Where’s the Prime Minister on the free speech crisis?

Where’s the Prime Minister on the free speech crisis? By Augusto Zimmermann.

NSW Legislative Councillor Mark Latham, who defended Mr Folau in his maiden speech to parliament earlier this year, said GoFundMe’s decision was “excessive use of corporate power”. He tweeted: “Lefties scoffed when I said the absence of religious freedom protections would lead to a reign of terror against Christians. In all aspects of the Folau matter, it’s easy to see what’s happening.”

This is a rather interesting situation. The agnostic Latham defends freedom of religion and freedom of speech for Christians, but the Christian PM cowardly refuses to make a comment.

Coward

As Paul Collits correctly puts it in, ‘The Prime Minister failure to see the Folau case as a flagship freedom-of-speech issue is chilling for anyone with a modicum of understanding of how and why freedom is important’.

This is the same Prime Minister who previously stated that Folau’s comments were unacceptable. “I thought they were terribly insensitive and obviously that is a matter for the ARU and they’ve taken that decision,” Morrison said.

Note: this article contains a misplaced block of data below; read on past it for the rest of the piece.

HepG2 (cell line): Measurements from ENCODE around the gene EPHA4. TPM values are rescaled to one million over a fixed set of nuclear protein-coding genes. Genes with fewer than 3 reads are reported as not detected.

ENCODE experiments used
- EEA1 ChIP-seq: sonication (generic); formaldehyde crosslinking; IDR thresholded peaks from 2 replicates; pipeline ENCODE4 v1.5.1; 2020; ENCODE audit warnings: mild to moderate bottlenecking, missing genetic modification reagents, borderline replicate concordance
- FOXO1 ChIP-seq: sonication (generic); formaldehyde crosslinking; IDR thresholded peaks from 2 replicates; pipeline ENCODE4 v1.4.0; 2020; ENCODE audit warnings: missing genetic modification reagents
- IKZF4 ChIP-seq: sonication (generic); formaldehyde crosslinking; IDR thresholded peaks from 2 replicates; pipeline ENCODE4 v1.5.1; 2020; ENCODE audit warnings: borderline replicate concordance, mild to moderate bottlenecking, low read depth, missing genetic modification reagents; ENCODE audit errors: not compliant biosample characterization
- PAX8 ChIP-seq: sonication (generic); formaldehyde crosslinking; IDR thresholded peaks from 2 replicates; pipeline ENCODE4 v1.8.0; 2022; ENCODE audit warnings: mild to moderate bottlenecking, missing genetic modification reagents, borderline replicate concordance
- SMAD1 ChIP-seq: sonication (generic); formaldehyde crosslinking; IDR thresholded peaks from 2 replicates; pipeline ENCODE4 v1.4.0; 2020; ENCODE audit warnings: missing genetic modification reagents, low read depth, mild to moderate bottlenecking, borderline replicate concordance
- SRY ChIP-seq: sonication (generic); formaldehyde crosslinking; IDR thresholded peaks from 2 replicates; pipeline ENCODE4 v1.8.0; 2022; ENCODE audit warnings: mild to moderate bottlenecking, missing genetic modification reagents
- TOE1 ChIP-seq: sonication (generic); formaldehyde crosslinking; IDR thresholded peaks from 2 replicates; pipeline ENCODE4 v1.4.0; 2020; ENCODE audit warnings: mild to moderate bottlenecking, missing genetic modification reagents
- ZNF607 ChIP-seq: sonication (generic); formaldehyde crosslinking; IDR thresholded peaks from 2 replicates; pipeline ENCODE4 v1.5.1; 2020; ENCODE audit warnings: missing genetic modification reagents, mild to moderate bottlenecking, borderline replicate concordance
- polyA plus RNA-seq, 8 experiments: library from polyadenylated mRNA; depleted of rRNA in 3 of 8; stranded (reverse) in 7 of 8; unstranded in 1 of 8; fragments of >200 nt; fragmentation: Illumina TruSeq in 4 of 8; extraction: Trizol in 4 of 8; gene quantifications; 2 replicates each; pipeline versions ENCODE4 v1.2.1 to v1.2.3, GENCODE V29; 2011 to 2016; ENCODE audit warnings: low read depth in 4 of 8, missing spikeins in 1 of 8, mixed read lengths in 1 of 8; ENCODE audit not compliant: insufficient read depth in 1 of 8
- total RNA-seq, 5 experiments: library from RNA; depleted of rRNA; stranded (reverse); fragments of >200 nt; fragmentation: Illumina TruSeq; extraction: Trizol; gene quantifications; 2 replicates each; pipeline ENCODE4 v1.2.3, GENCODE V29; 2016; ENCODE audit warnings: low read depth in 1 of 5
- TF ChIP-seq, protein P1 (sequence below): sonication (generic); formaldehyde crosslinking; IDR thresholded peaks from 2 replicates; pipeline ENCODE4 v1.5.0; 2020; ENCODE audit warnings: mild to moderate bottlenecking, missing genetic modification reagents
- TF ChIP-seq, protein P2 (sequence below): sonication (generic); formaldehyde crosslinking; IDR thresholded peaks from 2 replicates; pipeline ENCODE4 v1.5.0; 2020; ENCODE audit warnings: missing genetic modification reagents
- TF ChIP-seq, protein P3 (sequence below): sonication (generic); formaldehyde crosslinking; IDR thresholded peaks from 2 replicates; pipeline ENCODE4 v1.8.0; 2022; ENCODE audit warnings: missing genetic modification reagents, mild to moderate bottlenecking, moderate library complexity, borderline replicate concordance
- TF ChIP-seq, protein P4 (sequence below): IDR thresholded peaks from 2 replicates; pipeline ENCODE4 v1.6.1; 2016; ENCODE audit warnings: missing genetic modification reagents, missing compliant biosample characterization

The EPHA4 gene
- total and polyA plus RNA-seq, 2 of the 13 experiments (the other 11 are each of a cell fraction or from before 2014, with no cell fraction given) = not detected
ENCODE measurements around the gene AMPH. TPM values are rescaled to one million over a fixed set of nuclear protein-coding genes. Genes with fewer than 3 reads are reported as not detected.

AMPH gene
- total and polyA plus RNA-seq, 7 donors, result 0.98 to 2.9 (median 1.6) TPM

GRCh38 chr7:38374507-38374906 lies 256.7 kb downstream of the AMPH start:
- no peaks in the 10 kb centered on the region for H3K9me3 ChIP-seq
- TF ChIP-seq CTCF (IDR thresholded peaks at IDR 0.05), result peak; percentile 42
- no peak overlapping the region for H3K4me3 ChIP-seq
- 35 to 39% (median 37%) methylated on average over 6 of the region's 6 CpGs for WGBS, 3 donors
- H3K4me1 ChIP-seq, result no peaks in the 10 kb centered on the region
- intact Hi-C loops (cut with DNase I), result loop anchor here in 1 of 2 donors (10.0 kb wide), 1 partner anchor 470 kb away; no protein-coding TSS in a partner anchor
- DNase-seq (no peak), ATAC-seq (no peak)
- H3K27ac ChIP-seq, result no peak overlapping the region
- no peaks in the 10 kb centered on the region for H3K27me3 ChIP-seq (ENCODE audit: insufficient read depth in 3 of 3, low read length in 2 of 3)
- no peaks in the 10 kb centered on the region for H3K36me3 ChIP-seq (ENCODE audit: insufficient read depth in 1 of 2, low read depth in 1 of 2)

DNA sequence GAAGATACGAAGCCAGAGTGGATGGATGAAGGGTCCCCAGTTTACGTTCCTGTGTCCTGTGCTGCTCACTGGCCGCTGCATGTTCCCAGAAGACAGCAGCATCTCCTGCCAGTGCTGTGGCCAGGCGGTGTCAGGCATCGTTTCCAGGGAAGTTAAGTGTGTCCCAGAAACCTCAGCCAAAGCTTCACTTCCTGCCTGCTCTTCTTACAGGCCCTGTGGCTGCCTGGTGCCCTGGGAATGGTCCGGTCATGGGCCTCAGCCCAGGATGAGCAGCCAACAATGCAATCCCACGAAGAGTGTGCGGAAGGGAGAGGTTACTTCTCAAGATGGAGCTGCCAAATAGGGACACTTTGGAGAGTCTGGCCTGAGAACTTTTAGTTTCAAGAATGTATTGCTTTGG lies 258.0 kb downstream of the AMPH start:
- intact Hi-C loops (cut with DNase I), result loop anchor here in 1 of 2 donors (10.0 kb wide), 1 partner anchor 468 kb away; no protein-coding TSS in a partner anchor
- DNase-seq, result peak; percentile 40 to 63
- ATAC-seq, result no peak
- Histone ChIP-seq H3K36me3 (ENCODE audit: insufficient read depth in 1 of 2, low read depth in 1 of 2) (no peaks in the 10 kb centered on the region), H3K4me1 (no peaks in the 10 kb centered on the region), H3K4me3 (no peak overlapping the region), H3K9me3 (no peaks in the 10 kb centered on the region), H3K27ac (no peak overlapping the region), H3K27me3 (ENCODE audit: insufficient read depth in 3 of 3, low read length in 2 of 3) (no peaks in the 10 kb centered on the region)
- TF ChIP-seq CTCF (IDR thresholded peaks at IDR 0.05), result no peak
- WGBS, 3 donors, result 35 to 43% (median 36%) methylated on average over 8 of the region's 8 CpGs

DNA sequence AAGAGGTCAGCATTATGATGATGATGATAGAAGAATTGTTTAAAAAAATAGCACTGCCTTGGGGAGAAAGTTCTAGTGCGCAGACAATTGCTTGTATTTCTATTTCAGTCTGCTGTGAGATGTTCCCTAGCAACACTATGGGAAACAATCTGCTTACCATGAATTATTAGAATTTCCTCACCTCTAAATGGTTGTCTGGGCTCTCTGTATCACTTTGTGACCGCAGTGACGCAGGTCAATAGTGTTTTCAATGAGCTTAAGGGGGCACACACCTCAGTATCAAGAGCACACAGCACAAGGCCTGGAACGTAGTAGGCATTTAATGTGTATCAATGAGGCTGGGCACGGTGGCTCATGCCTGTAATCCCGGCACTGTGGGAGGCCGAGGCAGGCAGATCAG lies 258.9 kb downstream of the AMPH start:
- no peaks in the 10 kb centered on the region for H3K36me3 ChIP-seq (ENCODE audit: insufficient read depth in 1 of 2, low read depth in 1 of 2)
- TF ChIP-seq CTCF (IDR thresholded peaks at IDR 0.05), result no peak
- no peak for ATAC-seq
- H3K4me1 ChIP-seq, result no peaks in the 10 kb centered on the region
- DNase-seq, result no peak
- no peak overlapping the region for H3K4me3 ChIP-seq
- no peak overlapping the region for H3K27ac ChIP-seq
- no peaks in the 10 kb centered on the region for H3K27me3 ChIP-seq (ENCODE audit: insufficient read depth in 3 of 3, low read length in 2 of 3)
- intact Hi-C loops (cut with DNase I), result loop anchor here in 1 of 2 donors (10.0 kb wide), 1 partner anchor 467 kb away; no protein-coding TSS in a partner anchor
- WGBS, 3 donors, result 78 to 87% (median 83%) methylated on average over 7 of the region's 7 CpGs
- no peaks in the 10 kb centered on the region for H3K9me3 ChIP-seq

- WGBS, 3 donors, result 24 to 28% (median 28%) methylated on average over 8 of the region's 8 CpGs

Here you have a “Christian” Prime Minister who appears to have no regard for freedom of speech and freedom of religion. He is literally throwing a fellow believer under the bus – joining the lynch mob against a brother in Christ who simply dared to exercise his freedom of religion by freely manifesting his opinion.

Folau was simply quoting the Bible. What is next? The Bible banned in Australia? …

It is simply not acceptable in a true democracy to protect any religious group from being “offended” without grievously infringing on the constitutionally implied freedom of political communication of others who strongly disagree with them.

You can be pretty sure no member of the Australian Rugby Union team will say anything remotely politically incorrect on social media from now on. Obey the political leanings of the boss, or face the sack!

Reader Philip:

Morrison should be asked the question: “When did he first realise that some of Jesus’ teachings were unacceptable?”